Got all the DC out in the snow for about 30mins then it was time to eat. Afterwards, they couldn't be persuaded to go back outside so despite me directing them to the board games/craft bits and pieces/table football etc, they settled down with the bloody devices again. After about 45mins I gently tried to get my 4yo to come and do something else, resulting in the mother of all tantrums, even after the iPad/pod had been put away by the parents.

Friends looked on sympathetically but then gave the killer blow - they think we don't give our DC enough time on computers and we should let them self-regulate the amount of time they spend on them. Was pretty aghast - my DC each get a pretty strictly timed 30 mins on the computer 3x times aweek. Including the 4yo, which I personally think is actually too much but I feel that I can't separate him from the other two and it's just easier to give them all the same.

Does anyone think I'm depriving my DC with this "paltry" amount of screen time? We've had lots of chats with the older two about it and they are genuinely happy with that.

So, not sure what to do next time we see friends but think we may just have to see them less often sad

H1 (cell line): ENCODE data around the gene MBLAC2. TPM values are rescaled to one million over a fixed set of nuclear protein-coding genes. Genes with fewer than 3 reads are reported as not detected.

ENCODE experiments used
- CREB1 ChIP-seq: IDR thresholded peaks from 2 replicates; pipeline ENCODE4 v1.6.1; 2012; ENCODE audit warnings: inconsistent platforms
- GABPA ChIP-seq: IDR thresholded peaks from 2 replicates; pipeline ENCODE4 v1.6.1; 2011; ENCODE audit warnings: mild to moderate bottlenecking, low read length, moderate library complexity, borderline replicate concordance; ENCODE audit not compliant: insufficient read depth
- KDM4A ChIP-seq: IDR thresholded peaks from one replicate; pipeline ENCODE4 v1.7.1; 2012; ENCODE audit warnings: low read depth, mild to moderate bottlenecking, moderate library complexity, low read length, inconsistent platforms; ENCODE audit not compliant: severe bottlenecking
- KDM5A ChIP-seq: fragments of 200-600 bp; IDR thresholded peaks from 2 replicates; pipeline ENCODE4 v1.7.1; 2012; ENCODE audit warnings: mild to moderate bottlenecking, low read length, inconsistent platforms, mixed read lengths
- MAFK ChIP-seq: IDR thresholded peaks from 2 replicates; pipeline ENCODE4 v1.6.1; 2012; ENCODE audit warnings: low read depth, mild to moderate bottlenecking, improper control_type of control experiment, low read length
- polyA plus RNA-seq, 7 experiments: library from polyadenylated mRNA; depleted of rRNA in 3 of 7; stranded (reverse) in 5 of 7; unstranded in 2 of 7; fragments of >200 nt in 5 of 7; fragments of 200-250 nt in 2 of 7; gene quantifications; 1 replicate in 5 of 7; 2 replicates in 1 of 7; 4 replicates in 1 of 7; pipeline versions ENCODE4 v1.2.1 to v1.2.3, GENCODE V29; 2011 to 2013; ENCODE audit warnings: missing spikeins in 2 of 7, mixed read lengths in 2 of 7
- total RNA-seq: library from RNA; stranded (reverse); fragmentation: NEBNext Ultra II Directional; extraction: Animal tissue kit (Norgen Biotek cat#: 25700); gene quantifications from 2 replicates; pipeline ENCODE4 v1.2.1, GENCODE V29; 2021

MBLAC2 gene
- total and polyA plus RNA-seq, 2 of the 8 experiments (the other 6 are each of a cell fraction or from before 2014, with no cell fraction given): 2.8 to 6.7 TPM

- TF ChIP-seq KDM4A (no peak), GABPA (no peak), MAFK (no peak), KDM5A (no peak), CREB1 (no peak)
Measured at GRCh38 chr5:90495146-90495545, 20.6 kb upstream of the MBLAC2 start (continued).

browneyedgirl86 Mon 19-Jan-15 09:39:27

OP I think your friend is rude. The children shouldn't be bringing their devices to others houses to sit and play on them constantly. But sadly it's the way a lot of parents are these days. I was at a family gathering at the weekend with two kids there and all the kids did was sit glued to their respective devices all night. It's sad.

sugarman Mon 19-Jan-15 09:42:22

Holy cow, they sound frightful!

Do you really need these people in your life? Because they sound like a lot more trouble than they are worth.

Oh and they so did get your text and it triggered their defensive "no your dc are deprived" stance. Utter nonsense and very rude.

YoullLikeItNotaLot Mon 19-Jan-15 09:46:04

There's no way of wording this without sounding horrid so apologies in advance but...the PARENTS are YOUR friends. The fact that your children & their children are the same age doesn't automatically mean they'll be friends or like each other or have the same interests.. The other children may simply not want to play with your children but have to tag along with mum and dad.